Reading during the summer will give your children a jump start when returning to school, not only with reading but with vocabulary and grammar!

 

 

 

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Home school Preschool Rocks!

With a growing number of parents choosing to home school their child(ren), I thought  a reprint of the following post, Home school Preschool Rocks! by MommieKate on October 25, 2010 might be helpful for some of our readers who are considering homeschooling as an option.

Six weeks ago I officially joined the many who have decided (at least for now) to educate my son at home. Let me just say: IT IS AWESOME!  I admit, I didn’t feel that way at first.  I was excited and then (while doing endless internet research) it hit me.  Hit me hard.  I mean, this is one of the biggest decisions that will affect my little boy FOR LIFE.  I started to panic. Have you seen the ka-zillion choices out there? There are so many different education styles and ten times that in curriculum choices. I became overwhelmed.  Nauseated even. And then…

I found some lovely blogs that helped bring me back to “OK, I can do this” state.  More on them later (plus links). While I am in no way an expert, I did figure out a few things over the summer.  Here is a summary of my Crash Course for Home School Newbies:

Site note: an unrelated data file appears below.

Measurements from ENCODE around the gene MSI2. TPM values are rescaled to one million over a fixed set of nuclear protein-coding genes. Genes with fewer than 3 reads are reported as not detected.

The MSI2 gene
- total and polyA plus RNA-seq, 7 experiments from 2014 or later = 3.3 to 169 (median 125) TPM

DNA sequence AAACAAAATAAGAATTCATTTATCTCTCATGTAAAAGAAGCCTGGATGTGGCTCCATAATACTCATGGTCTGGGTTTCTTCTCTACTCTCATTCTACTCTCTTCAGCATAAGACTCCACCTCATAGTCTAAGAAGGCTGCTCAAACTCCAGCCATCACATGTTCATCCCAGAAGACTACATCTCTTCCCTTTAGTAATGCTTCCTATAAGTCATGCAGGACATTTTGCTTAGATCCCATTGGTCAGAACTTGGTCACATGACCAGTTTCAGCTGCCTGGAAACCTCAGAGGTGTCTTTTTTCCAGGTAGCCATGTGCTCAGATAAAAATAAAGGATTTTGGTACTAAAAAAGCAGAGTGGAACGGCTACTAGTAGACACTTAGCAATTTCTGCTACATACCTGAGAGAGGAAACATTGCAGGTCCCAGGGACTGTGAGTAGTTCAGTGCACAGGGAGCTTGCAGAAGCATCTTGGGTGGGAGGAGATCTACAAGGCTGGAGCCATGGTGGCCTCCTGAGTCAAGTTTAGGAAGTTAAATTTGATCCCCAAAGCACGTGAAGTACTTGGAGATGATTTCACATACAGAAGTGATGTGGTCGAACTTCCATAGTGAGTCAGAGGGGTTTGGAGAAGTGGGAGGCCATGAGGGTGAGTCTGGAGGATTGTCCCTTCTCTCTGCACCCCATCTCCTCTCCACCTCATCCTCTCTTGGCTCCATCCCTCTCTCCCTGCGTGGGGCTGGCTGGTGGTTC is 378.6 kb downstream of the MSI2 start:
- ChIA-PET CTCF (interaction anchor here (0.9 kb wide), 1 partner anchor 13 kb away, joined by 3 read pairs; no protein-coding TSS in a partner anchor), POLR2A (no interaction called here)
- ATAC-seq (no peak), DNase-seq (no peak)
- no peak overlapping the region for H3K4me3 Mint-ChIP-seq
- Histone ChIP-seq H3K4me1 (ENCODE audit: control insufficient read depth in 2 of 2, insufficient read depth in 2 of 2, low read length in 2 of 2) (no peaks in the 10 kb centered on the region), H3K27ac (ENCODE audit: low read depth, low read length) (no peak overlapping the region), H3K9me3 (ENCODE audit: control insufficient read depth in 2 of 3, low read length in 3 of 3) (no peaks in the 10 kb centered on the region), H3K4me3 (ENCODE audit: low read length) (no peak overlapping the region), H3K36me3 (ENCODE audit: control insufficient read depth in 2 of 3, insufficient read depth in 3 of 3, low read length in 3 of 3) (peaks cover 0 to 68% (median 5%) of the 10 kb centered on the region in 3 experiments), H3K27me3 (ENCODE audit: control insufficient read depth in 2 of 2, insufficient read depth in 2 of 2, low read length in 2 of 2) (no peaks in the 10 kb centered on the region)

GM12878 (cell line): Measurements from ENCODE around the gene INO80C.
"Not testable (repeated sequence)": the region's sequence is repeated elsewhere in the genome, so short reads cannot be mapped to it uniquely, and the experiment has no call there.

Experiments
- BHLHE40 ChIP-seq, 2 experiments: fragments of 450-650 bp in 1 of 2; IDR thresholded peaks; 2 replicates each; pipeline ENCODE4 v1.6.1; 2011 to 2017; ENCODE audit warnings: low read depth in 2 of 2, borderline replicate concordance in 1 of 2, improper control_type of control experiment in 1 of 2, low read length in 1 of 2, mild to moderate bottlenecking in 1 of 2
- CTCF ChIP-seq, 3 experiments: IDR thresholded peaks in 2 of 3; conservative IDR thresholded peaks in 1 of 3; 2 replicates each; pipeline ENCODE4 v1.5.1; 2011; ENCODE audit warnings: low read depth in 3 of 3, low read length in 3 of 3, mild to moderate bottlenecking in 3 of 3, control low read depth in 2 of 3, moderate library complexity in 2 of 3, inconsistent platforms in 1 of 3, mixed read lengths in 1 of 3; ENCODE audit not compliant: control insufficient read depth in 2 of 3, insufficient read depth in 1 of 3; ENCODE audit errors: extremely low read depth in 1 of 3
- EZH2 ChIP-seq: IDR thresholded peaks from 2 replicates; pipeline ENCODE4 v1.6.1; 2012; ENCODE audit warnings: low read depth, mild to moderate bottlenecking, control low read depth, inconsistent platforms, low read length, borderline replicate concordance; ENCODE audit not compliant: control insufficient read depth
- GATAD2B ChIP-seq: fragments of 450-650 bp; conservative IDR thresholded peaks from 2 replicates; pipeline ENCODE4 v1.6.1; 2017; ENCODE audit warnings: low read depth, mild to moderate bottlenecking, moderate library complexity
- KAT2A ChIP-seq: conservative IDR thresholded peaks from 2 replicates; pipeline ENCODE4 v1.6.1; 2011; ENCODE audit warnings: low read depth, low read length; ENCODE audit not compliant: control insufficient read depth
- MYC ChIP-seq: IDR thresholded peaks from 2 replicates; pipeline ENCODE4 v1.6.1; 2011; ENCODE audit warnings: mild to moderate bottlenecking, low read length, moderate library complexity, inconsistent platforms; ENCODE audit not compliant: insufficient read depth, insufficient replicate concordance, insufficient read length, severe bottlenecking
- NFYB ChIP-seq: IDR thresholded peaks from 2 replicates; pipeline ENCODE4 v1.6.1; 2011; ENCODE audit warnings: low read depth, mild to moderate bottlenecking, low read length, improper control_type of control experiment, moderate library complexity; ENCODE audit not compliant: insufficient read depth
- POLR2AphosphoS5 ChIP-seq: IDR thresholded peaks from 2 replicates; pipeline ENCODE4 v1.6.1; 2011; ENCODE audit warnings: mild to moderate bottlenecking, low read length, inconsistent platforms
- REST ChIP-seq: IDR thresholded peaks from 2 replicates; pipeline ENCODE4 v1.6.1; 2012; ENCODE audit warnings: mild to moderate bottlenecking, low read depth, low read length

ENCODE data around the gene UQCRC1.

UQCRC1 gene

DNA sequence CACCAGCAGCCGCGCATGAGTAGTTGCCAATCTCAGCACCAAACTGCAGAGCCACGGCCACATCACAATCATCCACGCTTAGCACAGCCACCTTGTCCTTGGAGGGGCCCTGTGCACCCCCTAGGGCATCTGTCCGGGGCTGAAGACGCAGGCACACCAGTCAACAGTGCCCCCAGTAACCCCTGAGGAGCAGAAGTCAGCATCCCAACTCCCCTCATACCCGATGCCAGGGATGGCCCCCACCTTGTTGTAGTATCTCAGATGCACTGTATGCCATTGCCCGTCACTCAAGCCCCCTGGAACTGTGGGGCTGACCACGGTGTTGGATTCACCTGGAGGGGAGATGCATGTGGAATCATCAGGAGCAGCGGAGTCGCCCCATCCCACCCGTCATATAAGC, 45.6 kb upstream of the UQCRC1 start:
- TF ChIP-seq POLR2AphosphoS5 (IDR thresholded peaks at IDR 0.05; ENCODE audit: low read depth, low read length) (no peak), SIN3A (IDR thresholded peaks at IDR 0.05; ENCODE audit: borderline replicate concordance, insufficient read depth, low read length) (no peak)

• Start with the legalities. Find out what the laws are in your state.  This will help guide you through your curriculum choices. You may not even want or need a curriculum. My state is one that has few requirements and gives parents great freedom.
  • Consider your own skills and limitations as well as your family’s. Do you follow a tight schedule, a flexible routine, or do you fly by the seat of your pants?  Are you creative?  Do you need the guidance of a curriculum? How much guidance?  What is your budget? I chose mine based on flexibility and budget.